Category Archives: Equine Podiatry

Dare To Be Bare. Natural Hoof Care

SimplyHorses Podiatry Clinic  Sole_before-and-after-trim

As you know we are all very keen on allowing our horses hoofs to become the very best they can possibly be, with regards to genetics, local environment etc. A core part of this is Natural Hoof Care and this article featured on Simply Healthy Hooves is a great read and up to date summary of the state of the Barefoot horse.

It also tackles my favourite question why do we shoe our dressage horses working on a surface in an equine discipline that is supposed to illustrate all the natural athleticism and grace of our horses!

Read the article linked CLICK HERE is a wonderful summary.

Always remember “NO FOOT NO HORSE…”


Equine Barefoot Basics Guidelines

See this post on FB  click the link below note the image is before the shoes were removed and the correct balance attained, but it shows the basics very well.


Hi my mantra for hoof trimming regarding the absolute basics to start from 🙂

Ideally a 3-8 degree palmar P3 angle: This is the angle of the bottom of the coffin bone in relation to the ground accurate x rays are essential to get this correct.

50/50 base of support from toe to heel around the center of rotation of the hoof capsule and in some cases ideal is 60% behind and 40% in front!

Minimizing flare and distortion in the hoof capsule but do not weaken a very thin wall.

Hoof-pastern axis in alignment.




Simply Healthy Hooves: Natural Hoof Care

The Bare Facts

On the 8th April Simply Healthy Hooves and Finchale View RS organised an interesting afternoon course for our clients and anyone interested in Natural Hoof Care,  together with farrier Jeff Mordey at the Finchale View Riding School in Leamside, Durham.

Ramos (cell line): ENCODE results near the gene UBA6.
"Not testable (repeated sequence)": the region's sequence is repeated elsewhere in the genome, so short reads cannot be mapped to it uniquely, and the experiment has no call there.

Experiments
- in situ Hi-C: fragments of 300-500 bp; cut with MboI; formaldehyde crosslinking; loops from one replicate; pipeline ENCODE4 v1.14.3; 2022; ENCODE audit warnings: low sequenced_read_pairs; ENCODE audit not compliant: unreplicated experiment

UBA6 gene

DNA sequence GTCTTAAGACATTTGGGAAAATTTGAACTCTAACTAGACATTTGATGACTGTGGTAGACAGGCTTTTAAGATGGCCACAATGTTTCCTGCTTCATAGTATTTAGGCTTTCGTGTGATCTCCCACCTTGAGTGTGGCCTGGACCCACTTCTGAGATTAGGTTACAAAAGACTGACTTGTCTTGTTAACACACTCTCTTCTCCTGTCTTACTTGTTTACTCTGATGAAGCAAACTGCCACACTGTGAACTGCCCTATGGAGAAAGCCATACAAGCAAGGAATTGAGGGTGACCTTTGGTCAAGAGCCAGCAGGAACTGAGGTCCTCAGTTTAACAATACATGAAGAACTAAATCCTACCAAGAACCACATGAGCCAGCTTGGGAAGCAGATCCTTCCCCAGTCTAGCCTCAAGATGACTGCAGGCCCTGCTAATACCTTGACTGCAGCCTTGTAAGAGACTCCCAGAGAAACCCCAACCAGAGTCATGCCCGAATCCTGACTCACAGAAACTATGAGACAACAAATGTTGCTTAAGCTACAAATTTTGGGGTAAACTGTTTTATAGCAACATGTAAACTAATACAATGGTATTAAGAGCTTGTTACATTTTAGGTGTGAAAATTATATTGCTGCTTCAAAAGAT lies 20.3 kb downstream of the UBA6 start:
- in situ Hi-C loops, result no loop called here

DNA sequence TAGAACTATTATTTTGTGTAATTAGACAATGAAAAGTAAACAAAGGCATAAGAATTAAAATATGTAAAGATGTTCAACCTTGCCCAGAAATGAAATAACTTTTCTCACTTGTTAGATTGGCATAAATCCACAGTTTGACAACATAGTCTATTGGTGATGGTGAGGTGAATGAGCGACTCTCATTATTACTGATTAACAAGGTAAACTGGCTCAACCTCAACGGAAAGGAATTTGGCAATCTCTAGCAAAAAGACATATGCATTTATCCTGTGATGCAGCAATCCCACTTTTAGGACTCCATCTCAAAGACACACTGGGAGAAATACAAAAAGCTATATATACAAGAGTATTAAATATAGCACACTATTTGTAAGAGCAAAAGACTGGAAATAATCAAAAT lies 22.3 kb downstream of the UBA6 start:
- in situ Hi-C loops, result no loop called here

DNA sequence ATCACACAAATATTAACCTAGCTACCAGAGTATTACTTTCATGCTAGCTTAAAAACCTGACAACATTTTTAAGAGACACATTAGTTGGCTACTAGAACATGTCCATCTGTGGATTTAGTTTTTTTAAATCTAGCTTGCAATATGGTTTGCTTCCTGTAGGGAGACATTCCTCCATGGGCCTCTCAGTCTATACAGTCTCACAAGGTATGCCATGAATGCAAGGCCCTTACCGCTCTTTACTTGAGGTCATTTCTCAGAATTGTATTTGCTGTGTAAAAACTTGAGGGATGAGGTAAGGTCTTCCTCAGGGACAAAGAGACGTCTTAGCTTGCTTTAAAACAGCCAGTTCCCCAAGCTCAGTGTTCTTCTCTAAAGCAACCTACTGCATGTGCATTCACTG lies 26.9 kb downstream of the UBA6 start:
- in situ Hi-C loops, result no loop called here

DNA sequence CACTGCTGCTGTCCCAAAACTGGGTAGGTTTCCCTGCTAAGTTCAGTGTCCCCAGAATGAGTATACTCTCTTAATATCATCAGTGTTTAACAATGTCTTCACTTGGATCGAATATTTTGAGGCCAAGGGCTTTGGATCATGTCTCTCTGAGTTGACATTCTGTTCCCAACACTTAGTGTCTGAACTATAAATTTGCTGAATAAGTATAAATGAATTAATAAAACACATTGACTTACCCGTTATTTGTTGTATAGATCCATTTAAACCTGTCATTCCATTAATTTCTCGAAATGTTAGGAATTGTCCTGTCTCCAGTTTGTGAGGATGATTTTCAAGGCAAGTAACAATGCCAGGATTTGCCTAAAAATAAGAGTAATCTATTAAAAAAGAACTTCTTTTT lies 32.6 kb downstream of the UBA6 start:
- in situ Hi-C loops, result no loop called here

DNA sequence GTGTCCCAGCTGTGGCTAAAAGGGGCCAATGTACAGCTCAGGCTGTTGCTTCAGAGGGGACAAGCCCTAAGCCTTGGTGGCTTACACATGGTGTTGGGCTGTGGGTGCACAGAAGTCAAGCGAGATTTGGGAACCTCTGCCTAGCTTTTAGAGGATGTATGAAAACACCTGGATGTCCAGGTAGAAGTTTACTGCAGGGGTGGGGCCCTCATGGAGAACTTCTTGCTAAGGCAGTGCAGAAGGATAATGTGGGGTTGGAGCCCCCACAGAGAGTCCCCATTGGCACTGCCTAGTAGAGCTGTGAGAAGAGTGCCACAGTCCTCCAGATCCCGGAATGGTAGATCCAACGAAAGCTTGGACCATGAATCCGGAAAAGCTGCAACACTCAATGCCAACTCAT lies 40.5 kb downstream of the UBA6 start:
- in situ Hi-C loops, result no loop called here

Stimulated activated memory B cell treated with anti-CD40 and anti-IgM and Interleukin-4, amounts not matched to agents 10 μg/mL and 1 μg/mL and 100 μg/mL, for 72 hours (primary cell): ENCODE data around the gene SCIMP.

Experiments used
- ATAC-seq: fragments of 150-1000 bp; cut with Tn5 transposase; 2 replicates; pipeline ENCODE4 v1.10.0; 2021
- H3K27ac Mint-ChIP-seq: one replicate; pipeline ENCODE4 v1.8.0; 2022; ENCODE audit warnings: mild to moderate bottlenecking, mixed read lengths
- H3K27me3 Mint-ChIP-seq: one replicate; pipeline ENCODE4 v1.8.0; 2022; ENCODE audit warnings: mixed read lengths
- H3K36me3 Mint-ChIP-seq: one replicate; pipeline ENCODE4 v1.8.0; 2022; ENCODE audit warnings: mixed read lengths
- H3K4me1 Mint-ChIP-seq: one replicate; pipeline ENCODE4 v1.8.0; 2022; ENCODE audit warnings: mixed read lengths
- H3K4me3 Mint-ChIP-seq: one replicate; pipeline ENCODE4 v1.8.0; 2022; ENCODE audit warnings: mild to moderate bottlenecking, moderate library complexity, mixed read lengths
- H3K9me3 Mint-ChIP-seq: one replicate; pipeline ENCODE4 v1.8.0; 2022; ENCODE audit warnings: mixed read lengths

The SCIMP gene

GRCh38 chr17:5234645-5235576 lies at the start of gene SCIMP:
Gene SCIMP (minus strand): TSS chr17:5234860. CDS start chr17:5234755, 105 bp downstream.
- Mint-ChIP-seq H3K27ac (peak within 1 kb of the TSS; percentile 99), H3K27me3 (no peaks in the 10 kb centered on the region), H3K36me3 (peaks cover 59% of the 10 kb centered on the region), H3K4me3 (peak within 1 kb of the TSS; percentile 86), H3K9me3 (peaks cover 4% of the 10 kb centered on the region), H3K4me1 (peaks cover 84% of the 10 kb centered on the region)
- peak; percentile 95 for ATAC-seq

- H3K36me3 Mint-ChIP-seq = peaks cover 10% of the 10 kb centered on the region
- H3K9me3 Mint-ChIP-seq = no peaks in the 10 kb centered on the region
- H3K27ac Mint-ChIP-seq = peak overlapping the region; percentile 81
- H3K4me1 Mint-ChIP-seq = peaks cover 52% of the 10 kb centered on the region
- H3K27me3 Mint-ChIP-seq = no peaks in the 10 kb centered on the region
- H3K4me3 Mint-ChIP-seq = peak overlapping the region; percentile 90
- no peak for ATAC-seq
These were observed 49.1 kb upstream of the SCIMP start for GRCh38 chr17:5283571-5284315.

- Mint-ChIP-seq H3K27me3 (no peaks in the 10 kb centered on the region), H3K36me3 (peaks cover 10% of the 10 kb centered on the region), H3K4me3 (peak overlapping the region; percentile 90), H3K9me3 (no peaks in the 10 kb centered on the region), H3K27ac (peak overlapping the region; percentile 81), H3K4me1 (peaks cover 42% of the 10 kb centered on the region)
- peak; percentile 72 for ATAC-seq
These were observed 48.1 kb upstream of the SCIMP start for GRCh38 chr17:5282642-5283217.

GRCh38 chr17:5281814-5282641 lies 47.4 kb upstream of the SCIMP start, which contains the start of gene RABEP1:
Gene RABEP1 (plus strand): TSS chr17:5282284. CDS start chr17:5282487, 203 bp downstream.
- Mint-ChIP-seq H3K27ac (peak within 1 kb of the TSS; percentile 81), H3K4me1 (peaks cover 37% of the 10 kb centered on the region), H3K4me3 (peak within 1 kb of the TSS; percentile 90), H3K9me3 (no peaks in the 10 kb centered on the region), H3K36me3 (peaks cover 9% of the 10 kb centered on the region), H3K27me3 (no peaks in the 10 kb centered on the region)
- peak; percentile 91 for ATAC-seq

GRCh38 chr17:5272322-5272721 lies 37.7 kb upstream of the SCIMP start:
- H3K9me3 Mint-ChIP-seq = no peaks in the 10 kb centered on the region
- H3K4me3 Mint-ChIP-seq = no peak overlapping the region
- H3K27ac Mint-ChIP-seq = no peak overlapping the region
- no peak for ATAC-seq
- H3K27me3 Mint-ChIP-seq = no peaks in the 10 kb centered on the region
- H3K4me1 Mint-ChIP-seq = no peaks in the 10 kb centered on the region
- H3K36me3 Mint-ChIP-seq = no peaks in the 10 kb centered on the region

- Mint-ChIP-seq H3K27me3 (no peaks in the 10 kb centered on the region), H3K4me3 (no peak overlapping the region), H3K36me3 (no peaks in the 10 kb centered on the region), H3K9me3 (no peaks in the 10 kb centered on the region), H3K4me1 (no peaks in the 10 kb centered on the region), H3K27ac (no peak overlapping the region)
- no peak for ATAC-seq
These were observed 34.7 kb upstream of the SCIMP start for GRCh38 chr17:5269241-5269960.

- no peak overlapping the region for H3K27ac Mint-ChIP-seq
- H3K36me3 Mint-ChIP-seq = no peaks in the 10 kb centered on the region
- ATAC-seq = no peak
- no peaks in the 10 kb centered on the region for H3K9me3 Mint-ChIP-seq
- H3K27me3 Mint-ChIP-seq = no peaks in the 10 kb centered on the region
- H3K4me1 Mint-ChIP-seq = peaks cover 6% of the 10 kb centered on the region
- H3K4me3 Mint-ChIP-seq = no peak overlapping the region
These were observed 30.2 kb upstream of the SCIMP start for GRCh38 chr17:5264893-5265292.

The afternoon started with some practical lectures from Paul Proctor and Jeff, focusing on the anatomy of the hoof, explaining the benefits of barefoot trimming and giving a step by step approach for an easy transition to get your horse barefoot in a healthy way.

victor hoof 1

Barefoot Hoof TRANSITION

After a short tea break it was time for our clients to get more hands-on. Thomas and Cougar were available as our volunteering horses, so everybody could see the anatomy of the hoof in real life and learn how easy the day to day care of a barefoot horse can be.

By the end of the afternoon the feet of Thomas and Cougar were very shiny and well polished because everybody had a go with the hoof care following instructions from Paul!

Jeff gave some great demonstrations of barefoot trimming, showing what the foot should look like for the horse to move as naturally as possible.

There were also different kinds of boots on display, so everyone could get a feel for what’s available nowadays. In addition, Paul used some specimen hooves to show the cross section of the foot and carried out some x-rays on Thomas and Cougar so we could see the alignment of the bones inside their hooves.

horse hoof transition-ridden